Ryugu samples arrive on campus

Larry and Jens Point at the Ryugu Asteroid on Screen
Larry Nittler and Jens Barosch study the isotopic composition of a small asteroid Ryugu sample, which arrived on campus in August 2021.
Wednesday, September 01, 2021 


By Katy Cain

Larry Nittler, a cosmochemist at the Carnegie Earth and Planets Laboratory (EPL), peers at his computer screen while the NanoSIMS machine scans a sample of the Ryugu asteroid and displays it in all of its grainy glory. Light and dark patches light up the screen—a language of atoms and isotopes that cosmochemists like Nittler and postdoctoral researcher Jens Barosch read to piece together the early history of our Solar System.

The samples finally arrived at the EPL campus in mid-August 2021 after being delivered to Earth by JAXA’s Hayabusa2 mission in late 2020. The arrival of Ryugu samples is pivotal for both Nittler and the entire field of cosmochemistry. Nittler explained, “People have wanted to return samples from this kind of asteroid for so long. We spent years building up so much knowledge from meteorites and developed all of these techniques in preparation for this.”

He continued, “Now we’re getting the samples, and it's just so exciting.”

No, this is not a snack preserved for later; it’s a foil-wrapped slide holding a tiny sample of the Ryugu asteroid. Photo by Katy Cain, Carnegie Institution for Science

The Hayabusa2 mission brought about 5 grams of Ryugu back, which doesn’t sound like much, but scientists can learn a lot from even a nanogram of material with modern techniques. Nittler says, “ We would have to measure 5 billion times what we’re doing here to use up the sample.”

Nittler is currently using the NanoSIMS ion microprobe (a commercial instrument installed at Carnegie in 2006) to measure the isotopic ratios of hydrogen, carbon, and nitrogen in organic particles in four Ryugu samples. He got these from collaborators at the U.S. Naval Research Lab (NRL), who cut the tiny Ryugu particles into extremely fine slices with a diamond knife and mounted them on substrates so scientists at EPL could do this kind of NanoSIMS analysis. NRL will mount slices of the same samples for transmission electron microscopy and synchrotron transmission microscopy.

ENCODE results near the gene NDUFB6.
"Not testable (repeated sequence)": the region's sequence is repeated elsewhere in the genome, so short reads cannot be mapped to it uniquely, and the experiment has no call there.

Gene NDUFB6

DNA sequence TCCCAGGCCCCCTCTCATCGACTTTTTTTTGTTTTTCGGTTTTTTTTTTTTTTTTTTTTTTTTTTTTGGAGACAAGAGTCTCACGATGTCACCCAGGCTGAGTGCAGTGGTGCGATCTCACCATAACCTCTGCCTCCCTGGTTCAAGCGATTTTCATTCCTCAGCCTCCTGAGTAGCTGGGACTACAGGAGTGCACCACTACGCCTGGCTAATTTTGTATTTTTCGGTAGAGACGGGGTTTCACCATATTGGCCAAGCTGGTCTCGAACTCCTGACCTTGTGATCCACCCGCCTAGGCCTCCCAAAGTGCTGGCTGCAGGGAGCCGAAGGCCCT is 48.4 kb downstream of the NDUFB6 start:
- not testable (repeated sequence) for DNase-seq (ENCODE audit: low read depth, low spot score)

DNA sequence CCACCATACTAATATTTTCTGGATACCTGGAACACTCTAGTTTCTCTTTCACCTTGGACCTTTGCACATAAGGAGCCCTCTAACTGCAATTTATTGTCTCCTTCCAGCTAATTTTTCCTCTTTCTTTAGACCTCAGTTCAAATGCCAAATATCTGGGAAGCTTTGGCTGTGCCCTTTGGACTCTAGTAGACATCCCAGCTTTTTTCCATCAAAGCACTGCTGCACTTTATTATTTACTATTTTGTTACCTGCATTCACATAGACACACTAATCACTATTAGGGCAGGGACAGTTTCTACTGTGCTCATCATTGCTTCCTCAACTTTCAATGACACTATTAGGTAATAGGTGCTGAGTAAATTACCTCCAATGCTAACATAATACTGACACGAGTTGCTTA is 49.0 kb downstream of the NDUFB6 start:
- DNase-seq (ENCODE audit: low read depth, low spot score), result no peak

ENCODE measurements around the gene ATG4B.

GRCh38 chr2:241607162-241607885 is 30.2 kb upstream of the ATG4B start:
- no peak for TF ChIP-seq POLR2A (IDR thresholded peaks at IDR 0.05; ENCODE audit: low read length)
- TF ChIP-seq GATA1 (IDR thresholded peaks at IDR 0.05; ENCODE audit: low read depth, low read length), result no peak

Scientists believe that Ryugu is related to a type of meteorite called a carbonaceous chondrite. These meteorites have a few percent carbon, and they tend to be a deep black color. When the first photos of the Ryugu samples came through in late 2020, Nittler was excited because the asteroid samples looked very similar to his meteorite samples.

Fragments of the Tarda carbonaceous chondrite meteorite that fell in Morocco in 2020 and that has a similar appearance to the returned Ryugu samples. Photo by Katy Cain, Carnegie Institution for Science

“That carbon is very interesting,” explains Nittler. “It’s a macromolecular organic goo, and it’s possibly the main source of carbon for the Earth.”

If the scientific community finds carbon particles in the Ryugu samples, they may represent the initial building blocks that eventually became life on Earth. They may also confirm that the carbonaceous chondrites probably originate from asteroids like Ryugu. By studying them, scientists like Nittler hope to understand how carbon evolved as our Solar System developed.

The Earth and Planets Laboratory also has another sample on campus that came directly from the Japanese Space Agency (JAXA).  This sample is unsliced but will be broken up and studied similarly.

“It's huge,” states Nittler referring to the grain of Ryugu, “It's almost half a millimeter across.”

The tiny speck in the middle of this slide is the “huge” sample of Ryugu.

Nittler has been waiting to get his hands on a piece of an asteroid like Ryugu for his entire career, and he’s sure the samples will be studied for decades to come. Nittler muses, “Just this week, I had a phone call with a grad student in Scotland who said, ‘It feels like my whole Ph.D. has been building up to this point.’”

“I told him ‘Me too! But mine started 30 years ago!’”


Larry Nittler and Jens Barosch smile behind face masks as they pose with the NanoSIMS readout from the Ryugu particle sample.



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